- Key Focus Areas
- Enquiries and Complaints
- Human Rights
- The Treaty
- Disabled People
- Race Relations
- International & UN
- Office of Human Rights Proceedings
Making sure people count in a disaster
On Human Rights Day, the Commission released a report which outlines the human rights challenges raised by the Canterbury earthquakes, and makes 33 recommendations to improve access to adequate housing and health services, and to help business make a positive contribution to human rights. Read more here
The Right to Sign: New Zealand Sign Language and Human Rights
The Commission has concluded its inquiry into the use and and promotion of New Zealand Sign Language as an official language of New Zealand. Click here to find out more.
The Commission has contributed to a human rights education resource published by the Asia Pacific Forum. This professional training resource will support the work of human rights educators.
Human Rights Education: A Manual for National Human Rights Institutions draws together principles and practice essential to effective human rights education.
New Declaration of Indigenous Rights poster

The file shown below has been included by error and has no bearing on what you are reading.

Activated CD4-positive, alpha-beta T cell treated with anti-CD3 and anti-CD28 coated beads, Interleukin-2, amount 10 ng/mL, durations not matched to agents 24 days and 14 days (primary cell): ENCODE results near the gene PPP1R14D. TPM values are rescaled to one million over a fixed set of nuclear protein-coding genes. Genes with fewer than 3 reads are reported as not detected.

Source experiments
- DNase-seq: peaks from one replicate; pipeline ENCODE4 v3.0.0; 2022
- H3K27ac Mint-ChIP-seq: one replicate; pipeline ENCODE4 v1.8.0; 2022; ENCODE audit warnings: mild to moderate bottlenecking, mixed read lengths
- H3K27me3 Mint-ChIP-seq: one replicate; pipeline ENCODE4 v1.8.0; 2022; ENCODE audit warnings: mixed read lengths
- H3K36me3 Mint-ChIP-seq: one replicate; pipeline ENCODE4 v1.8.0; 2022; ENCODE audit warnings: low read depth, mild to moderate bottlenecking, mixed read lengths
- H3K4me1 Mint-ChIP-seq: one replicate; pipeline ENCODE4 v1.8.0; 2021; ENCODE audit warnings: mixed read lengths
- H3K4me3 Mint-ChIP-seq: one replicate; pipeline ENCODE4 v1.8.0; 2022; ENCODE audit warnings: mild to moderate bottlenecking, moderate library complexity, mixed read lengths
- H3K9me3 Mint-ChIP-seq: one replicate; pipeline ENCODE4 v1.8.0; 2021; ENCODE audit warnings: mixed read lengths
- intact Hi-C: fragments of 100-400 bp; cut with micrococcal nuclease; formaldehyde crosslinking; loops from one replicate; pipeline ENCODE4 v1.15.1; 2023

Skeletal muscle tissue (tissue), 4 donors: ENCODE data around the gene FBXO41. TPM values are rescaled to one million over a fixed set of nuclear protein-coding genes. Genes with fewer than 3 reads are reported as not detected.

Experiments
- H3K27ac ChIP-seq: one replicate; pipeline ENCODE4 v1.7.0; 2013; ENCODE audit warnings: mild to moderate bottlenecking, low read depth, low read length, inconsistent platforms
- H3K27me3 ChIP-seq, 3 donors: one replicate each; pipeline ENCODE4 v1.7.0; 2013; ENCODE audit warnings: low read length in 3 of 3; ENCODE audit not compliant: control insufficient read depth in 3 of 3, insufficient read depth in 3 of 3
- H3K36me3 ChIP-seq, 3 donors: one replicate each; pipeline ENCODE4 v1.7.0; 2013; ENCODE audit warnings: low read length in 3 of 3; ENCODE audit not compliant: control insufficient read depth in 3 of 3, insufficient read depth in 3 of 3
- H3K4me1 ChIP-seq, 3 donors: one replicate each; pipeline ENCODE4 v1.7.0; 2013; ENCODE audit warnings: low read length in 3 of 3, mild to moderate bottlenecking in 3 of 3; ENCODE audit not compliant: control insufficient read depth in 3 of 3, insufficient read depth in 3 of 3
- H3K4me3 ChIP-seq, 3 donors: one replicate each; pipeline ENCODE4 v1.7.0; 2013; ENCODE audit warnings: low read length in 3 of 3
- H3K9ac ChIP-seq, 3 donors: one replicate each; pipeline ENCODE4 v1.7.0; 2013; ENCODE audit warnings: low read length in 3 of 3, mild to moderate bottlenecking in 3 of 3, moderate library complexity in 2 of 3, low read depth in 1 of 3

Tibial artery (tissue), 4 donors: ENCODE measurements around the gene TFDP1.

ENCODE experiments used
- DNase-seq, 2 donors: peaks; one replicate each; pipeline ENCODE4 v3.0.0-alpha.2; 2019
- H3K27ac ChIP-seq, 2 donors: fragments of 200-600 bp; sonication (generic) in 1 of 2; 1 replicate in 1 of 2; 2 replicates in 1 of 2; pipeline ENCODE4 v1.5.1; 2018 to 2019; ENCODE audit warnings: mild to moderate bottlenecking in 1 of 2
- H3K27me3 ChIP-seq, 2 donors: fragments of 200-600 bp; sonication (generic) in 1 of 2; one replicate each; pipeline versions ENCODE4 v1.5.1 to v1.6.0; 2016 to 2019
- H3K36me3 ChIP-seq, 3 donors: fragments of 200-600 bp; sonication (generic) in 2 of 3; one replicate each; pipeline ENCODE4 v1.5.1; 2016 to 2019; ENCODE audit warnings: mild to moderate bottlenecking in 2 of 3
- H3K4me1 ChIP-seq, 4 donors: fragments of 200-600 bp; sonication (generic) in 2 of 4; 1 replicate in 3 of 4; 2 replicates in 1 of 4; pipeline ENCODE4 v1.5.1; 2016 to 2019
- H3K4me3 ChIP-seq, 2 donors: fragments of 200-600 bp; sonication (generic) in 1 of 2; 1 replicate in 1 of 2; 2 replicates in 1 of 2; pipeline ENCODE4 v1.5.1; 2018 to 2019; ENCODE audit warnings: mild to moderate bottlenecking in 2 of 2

This was created in collaboration with Te Wananga o Aotearoa and embraces the central themes of both the UNDRIP and the Treaty.” Find out more and order here
Born Free and Equal
Check out our new cartoon guide to Human Rights, Sexual Orientation, Sex and Gender Identity, featuring artwork by the talented Sam Orchard. There’s also a handy guide to making sure that the rights of peoples of diverse sexual orientations, gender identities and sexes are respected in workplaces, schools and by service providers. Download it here or email firstname.lastname@example.org to order a copy.
Tell us your dream T shirts
Click here to buy these fabulous T shirts featuring our Race Relations Day artwork. Men’s and women’s styles, great value at $25!
A fair go for all?
It is clear that many thousands of New Zealanders miss out on opportunities for good health, education, work and an improved standard of living, based on their race or ethnicity, the colour of their skin, the country they or their family came from, and the language they speak at home. These pages look at the role structural discrimination (also known as institutional racism) may play in perpetuating these inequalities.